The effect of this change on § 215 (b) (3) was also discussed in connection with the amendment of that section in 1961.[8] Social Security Amendments of 1961, § 102 (d) (2), 75 Stat. 135. During the hearings on that amendment Representative Watts asked why a woman would draw more benefits than a similarly situated man. After it was noted that this did not change the law as it had existed since 1956, Representative Boggs confirmed that the difference in treatment was not inadvertent:

“If I may interrupt, I think we went into this at great length some years ago when we adopted the 62-year provision for women and the theory was that a woman at that age was less apt to have employment opportunities than a man and despite the fact of some statistics to the effect *320 that women live longer than men, I think the other fact is equally commanding, so there is some justification for a distinction between men and women.” Executive Hearings on Social Security Amendments of 1961, before the House Committee on Ways and Means, 87th Cong., 1st Sess., 146-147 (1961).

Thus, the legislative history is clear that the differing treatment of men and women in former § 215 (b) (3) was not “the accidental byproduct of a traditional way of thinking about females,” Califano v. Goldfarb, ante, at 223 (STEVENS, J., concurring in judgment), but rather was deliberately enacted to compensate for particular economic disabilities suffered by women.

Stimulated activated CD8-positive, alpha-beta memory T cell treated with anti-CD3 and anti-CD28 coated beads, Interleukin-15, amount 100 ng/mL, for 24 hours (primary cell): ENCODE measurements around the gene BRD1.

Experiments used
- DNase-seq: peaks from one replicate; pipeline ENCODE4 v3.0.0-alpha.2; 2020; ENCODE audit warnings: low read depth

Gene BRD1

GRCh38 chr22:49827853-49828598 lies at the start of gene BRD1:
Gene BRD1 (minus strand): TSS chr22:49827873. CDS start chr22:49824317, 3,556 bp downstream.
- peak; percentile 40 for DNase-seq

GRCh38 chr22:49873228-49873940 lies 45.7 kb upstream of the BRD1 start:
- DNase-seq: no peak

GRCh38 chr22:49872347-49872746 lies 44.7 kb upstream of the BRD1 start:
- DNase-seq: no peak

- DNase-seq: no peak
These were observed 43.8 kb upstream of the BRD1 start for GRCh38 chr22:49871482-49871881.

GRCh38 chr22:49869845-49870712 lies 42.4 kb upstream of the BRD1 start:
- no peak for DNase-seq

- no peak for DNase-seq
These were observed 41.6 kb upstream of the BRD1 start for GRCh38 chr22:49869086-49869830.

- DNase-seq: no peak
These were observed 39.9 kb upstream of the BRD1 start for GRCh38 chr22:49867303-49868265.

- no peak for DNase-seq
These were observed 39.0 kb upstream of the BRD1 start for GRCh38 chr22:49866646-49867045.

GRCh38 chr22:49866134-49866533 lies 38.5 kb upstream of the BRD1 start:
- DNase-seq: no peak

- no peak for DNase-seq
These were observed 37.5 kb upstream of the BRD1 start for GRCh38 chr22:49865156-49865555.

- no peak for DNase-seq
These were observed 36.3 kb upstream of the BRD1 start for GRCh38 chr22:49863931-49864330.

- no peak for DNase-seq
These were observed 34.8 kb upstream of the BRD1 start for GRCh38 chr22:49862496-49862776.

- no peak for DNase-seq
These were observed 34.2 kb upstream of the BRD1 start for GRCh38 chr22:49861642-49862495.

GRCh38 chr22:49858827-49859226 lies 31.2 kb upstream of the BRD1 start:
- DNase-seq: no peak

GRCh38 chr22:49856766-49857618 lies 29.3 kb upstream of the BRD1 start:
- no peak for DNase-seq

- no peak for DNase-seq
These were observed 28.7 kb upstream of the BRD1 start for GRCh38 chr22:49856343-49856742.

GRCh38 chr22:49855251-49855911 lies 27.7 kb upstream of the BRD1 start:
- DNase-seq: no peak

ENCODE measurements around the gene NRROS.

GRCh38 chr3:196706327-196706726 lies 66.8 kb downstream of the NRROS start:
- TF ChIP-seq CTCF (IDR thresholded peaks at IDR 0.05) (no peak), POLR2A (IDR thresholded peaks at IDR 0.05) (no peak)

That Congress changed its mind in 1972 and equalized the treatment of men and women does not, as the District Court concluded, constitute an admission by Congress that its previous policy was invidiously discriminatory. 413 F. Supp., at 129. Congress has in recent years legislated directly upon the subject of unequal treatment of women in the job market.[9] Congress may well have decided that “[t]hese congressional reforms . . . have lessened the economic justification for the more favorable benefit computation formula in § 215 (b) (3).” Kohr v. Weinberger, 378 F. Supp. 1299, 1305 (ED Pa. 1974), vacated on other grounds, 422 U.S. 1050 (1975). Moreover, elimination of the more favorable benefit computation for women wage earners, even in the remedial context, is wholly consistent with those reforms, which require equal treatment of men and women in preference to the attitudes of “romantic paternalism” that have contributed to the “long and unfortunate history of sex discrimination.” Frontiero v. Richardson, 411 U.S. 677, 684 (1973).